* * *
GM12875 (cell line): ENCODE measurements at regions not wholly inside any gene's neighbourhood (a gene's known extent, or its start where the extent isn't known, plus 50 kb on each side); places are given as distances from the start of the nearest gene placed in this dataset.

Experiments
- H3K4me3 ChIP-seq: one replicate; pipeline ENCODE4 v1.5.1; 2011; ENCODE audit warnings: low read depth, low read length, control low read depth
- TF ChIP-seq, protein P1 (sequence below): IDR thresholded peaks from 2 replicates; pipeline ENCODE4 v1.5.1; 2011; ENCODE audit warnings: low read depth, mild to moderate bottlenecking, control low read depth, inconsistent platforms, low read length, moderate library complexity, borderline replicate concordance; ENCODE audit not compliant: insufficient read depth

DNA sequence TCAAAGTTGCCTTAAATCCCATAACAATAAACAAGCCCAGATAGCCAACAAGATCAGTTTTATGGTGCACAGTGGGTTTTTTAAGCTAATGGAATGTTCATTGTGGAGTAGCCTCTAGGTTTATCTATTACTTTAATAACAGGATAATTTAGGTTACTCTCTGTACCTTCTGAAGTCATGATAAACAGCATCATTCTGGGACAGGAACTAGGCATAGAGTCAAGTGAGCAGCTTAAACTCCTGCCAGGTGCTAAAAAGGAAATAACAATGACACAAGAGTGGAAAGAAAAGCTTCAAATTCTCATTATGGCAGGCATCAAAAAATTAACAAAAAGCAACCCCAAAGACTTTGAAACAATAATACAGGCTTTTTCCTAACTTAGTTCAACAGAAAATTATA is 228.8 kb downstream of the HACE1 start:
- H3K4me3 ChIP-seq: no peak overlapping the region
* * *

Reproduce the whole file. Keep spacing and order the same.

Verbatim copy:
GM12875 (cell line): ENCODE measurements at regions not wholly inside any gene's neighbourhood (a gene's known extent, or its start where the extent isn't known, plus 50 kb on each side); places are given as distances from the start of the nearest gene placed in this dataset.

Experiments
- H3K4me3 ChIP-seq: one replicate; pipeline ENCODE4 v1.5.1; 2011; ENCODE audit warnings: low read depth, low read length, control low read depth
- TF ChIP-seq, protein P1 (sequence below): IDR thresholded peaks from 2 replicates; pipeline ENCODE4 v1.5.1; 2011; ENCODE audit warnings: low read depth, mild to moderate bottlenecking, control low read depth, inconsistent platforms, low read length, moderate library complexity, borderline replicate concordance; ENCODE audit not compliant: insufficient read depth

DNA sequence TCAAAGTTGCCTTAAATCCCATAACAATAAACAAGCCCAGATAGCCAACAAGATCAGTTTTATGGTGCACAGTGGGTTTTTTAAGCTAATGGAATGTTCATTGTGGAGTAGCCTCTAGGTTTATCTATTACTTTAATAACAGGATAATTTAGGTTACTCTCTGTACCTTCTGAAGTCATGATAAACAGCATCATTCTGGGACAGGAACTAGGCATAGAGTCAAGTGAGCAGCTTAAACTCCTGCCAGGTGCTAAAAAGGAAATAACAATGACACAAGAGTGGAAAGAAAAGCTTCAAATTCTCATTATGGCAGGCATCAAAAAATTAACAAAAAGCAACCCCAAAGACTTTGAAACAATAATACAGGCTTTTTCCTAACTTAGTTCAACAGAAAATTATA is 228.8 kb downstream of the HACE1 start:
- H3K4me3 ChIP-seq: no peak overlapping the region